Heavyweight 38 Special Loads
Date: Aug 04 2014
A cartridge that benefits greatly from careful handloading is the .38 Special, a versatile round offering the advantages of light recoil and economical shooting. The .38 is ideal for introducing young shooters to centerfire shooting. It will do for small game and, when properly loaded, is a minimal defense cartridge. I prefer a .44 or .45, but when the lightweight, fasthandling and good accuracy of .38 Special revolvers is considered, they are an attractive package. I often carry a .38 “just in case,” or when I do not anticipate trouble. No one can guess the future, but the .38 Special is a reasonable compromise.
Part of the comfort factor concerning the .38 Special is the reliable handguns that shoot it. They are strong enough to take a lot of shooting, and even snub-nosed .38s are accurate enough to be useful. Buy quality, or buy twice.
I began handloading when the standard .38 Special factory load was the 158-grain RNL. Exiting a 4-inch barrel at about 750 fps, this load’s primary virtue is good accuracy and light recoil. The effect on target is poor. I experimented with practically everything and settled on a hard-cast SWC of 162 to 173 grains at 900 to 1,000 fps. They have been used on animals with good effect, particularly with raking shots on coyotes and the occasional marauding feral canine. Some years ago an acquaintance put out the lights of a particularly bad actor with one of these loads from a heavy-barreled Model 10. The 165-grain SWC exited the perpetrator and kept going through three or four walls in the dwelling. Perhaps a softer alloy or an expanding bullet would have been a better choice. On the other hand, I once arrived on the scene as a young officer to observe the aftereffects of a 110-grain JHP .38 Special to the middle of a forehead. The shootee regained consciousness and attempted to run! The bullet had completely flattened on the skull and not penetrated.
Recently I reread my dog-eared copy of Chic Gaylord’s The Handgunner’s Guide. For a city-bred shooter, Chic had his head on straight. He ran a shop in New York City that was frequented by the Broadway detectives. He sold guns and ammunition and invented and fabricated innovative holsters, many of which are far from outdated today. Chic was also a practiced exhibition shooter who appeared on television demonstrating the quick draw and other gun handling skills. His book is dated in some ways, but the basis for procedure is not. A surprising recommendation, which he alludes to on several occasions, is his endorsement of the 200-grain Super Police load in .38 Special.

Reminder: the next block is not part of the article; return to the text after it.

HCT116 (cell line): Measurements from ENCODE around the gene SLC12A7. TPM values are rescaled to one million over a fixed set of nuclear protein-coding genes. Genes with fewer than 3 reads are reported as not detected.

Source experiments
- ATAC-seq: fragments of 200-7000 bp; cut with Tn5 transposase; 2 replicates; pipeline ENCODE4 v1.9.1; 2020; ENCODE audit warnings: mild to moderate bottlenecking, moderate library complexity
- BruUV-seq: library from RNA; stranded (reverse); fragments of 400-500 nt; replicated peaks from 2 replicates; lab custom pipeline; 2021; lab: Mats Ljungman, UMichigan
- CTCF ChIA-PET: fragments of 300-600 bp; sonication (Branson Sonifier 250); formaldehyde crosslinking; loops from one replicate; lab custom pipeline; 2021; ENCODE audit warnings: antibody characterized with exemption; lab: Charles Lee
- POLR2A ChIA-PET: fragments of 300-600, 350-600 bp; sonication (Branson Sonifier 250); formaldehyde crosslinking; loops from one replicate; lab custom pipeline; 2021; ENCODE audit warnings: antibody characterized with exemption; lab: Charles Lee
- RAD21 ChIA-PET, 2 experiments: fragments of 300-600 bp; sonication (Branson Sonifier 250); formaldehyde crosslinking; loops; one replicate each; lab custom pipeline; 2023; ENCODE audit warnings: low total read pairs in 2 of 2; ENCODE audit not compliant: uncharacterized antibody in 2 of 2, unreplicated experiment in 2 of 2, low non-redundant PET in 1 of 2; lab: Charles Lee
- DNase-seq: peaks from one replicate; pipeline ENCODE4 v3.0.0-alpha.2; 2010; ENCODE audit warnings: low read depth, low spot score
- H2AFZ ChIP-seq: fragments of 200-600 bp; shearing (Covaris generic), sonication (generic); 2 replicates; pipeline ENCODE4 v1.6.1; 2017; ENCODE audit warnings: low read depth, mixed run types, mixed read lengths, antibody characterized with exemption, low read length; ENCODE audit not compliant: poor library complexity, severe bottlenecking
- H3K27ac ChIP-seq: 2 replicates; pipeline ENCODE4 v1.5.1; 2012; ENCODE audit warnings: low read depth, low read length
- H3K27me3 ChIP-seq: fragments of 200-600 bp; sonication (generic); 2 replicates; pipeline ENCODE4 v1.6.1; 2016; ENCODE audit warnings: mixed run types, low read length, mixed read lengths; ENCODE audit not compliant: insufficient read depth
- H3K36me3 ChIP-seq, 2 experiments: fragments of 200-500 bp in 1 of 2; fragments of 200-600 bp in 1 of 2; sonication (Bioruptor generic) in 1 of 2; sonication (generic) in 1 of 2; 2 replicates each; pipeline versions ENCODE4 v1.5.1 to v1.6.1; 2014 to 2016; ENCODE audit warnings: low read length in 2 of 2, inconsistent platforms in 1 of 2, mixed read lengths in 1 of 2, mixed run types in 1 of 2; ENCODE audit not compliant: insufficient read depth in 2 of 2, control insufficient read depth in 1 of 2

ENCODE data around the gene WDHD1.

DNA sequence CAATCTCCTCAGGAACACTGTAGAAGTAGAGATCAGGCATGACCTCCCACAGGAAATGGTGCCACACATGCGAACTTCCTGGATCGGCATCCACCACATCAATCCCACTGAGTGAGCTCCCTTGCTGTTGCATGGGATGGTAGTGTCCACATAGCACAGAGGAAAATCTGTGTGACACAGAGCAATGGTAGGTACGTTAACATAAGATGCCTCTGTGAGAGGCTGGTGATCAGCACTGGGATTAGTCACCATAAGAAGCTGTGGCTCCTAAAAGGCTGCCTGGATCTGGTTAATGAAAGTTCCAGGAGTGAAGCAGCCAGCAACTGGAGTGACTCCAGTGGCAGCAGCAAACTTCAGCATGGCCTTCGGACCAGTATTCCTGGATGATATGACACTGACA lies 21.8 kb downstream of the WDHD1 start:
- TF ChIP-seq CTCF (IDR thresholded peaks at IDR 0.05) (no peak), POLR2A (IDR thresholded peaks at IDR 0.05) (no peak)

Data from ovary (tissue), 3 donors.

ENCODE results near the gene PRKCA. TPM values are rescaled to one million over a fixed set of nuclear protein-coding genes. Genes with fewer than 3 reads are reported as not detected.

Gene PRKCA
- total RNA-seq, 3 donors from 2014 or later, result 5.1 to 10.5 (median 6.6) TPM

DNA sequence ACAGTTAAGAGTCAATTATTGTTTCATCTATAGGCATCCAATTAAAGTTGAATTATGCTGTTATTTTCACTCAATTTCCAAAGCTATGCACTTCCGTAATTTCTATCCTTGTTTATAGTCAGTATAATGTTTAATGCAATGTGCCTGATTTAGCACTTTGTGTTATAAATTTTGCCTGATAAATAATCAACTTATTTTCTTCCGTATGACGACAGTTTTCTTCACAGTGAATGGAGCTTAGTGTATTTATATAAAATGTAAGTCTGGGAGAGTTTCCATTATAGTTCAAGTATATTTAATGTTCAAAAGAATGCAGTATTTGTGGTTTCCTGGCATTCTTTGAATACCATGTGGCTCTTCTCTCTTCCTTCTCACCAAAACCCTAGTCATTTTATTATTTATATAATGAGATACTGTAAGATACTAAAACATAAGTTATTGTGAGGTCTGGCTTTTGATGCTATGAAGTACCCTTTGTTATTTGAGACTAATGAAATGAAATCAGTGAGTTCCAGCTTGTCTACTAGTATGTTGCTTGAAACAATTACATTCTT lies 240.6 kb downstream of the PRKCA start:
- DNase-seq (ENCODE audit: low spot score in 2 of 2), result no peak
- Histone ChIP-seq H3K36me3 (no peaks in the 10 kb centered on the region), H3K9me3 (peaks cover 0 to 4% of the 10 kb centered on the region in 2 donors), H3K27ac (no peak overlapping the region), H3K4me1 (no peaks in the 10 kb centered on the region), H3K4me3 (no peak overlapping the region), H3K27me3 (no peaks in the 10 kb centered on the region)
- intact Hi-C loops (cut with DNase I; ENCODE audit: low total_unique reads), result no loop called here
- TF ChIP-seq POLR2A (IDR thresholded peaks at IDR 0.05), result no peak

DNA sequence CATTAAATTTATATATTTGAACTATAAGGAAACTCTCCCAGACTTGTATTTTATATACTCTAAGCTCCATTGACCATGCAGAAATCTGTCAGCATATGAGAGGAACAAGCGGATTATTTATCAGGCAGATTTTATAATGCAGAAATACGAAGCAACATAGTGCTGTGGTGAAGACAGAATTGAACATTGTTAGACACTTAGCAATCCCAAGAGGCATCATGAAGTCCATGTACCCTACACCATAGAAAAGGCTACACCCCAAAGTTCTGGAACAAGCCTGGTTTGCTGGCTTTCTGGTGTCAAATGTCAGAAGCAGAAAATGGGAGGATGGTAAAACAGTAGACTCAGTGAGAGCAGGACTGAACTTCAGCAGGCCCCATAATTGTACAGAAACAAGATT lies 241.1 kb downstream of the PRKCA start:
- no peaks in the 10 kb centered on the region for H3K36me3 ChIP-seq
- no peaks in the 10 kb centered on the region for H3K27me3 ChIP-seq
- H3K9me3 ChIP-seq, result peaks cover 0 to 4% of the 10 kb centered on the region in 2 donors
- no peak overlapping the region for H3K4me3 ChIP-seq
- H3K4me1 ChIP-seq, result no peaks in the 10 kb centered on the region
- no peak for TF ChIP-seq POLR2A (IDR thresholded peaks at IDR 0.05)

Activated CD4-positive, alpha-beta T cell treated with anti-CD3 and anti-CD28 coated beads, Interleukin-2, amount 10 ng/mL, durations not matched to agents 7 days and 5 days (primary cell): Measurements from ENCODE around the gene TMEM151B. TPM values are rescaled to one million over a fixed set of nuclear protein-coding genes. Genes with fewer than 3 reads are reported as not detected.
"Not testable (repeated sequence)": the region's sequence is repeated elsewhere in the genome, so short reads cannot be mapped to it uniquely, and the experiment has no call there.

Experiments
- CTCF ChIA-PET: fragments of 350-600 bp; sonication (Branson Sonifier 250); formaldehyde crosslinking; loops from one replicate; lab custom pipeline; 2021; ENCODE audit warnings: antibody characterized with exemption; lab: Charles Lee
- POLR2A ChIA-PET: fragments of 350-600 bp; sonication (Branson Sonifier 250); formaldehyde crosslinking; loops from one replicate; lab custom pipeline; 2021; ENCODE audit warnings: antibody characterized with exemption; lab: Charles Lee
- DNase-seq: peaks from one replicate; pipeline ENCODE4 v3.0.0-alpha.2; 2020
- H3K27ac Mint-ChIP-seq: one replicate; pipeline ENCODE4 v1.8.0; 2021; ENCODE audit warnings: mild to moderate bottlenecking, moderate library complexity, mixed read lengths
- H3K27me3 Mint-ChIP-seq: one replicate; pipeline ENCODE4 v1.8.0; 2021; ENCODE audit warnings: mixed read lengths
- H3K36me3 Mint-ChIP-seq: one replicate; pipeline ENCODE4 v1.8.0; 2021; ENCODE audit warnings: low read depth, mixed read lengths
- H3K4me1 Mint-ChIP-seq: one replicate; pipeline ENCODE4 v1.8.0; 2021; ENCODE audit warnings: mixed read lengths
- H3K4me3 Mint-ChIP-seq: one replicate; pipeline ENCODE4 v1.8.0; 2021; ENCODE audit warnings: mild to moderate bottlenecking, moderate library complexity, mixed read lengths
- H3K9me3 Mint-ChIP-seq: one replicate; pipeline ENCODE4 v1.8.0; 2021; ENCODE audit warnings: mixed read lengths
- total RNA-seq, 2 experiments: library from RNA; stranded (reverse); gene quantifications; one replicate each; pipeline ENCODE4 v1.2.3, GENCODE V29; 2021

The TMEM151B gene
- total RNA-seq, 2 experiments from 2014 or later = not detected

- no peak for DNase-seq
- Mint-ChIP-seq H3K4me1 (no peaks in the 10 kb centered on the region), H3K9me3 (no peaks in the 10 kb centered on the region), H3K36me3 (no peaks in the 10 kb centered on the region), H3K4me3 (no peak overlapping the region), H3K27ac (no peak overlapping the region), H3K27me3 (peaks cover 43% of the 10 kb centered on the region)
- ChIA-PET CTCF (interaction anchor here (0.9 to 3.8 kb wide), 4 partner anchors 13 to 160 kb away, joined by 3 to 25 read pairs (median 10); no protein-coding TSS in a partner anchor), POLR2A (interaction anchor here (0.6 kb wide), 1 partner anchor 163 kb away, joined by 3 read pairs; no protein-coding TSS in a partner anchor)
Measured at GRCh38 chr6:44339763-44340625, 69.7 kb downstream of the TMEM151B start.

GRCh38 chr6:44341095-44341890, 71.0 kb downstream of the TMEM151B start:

Research on this load revealed next to nothing but a few tidbits. Skeeter Skeleton recommended the load for snub-nosed revolvers if you did not handload. Chief Parker of the LAPD resisted his officers’ requests for a better load or a magnum revolver on the grounds that one in five officers shot were shot with their own revolver, and you had a better chance of surviving if hit with the 200-grain .38 than with the magnum. The British adopted a .38 Smith & Wesson loading with a 200-grain bullet that is about the same as the Super Police load.
The British, according to Jeff Cooper, espoused an unusual theory. The .455 and .476 Webley cartridges do not exceed 700fps velocity with heavy bullets. The .38/200 was slow, and the short-lived .455 Webley auto cartridge was slower than the .45 ACP. The British felt that a heavier bullet at slower velocity worked over a target more thoroughly than a high-velocity bullet that penetrated quickly. The .38/200, then, was more likely to drop an enemy soldier more quickly than the faster-stepping 9mm Luger. (They did not account for penetrating web gear and heavy clothing.) This reading was interesting, but in the end I didn’t learn much that was useful. Since Chic Gaylord knew people who had gotten into difficulties and solved them with the Super Police load, I would give it a shot. Locating any Winchester swaged 200-grain hollowbase bullets was out of the question, as they are long out of production. The closest I was able to find were the Magnus cast bullets at 198 grains.
Common sense and experience collided concerning my expectations. You would think case capacity would be diminished with the heavier bullet, but the bullet is seated rather far out, making for a bulbous appearance. The bullet has plenty of bearing surface, which would seem to promote accuracy, but the heavy bullet has been criticized as not stabilizing very well. A nose-heavy bullet may tumble, which would be okay if the tumbling took place well into the target. Tumbling is also defined by the ballistic term procession in which the bullet base reverses and the bullet travels base first. With these facts in mind, well-worn and ancient .38 Special brass was collected. Some looked a little worn, with a few cannelures ironed out. New Starline brass was ordered to make up for this deficit.